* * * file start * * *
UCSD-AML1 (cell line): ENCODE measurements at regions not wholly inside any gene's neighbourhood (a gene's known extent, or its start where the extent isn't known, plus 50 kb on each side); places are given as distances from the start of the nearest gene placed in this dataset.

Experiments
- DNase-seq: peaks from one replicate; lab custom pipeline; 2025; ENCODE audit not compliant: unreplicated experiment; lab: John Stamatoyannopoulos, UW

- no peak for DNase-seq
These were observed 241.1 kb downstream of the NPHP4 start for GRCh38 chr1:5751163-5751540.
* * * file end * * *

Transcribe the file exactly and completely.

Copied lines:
UCSD-AML1 (cell line): ENCODE measurements at regions not wholly inside any gene's neighbourhood (a gene's known extent, or its start where the extent isn't known, plus 50 kb on each side); places are given as distances from the start of the nearest gene placed in this dataset.

Experiments
- DNase-seq: peaks from one replicate; lab custom pipeline; 2025; ENCODE audit not compliant: unreplicated experiment; lab: John Stamatoyannopoulos, UW

- no peak for DNase-seq
These were observed 241.1 kb downstream of the NPHP4 start for GRCh38 chr1:5751163-5751540.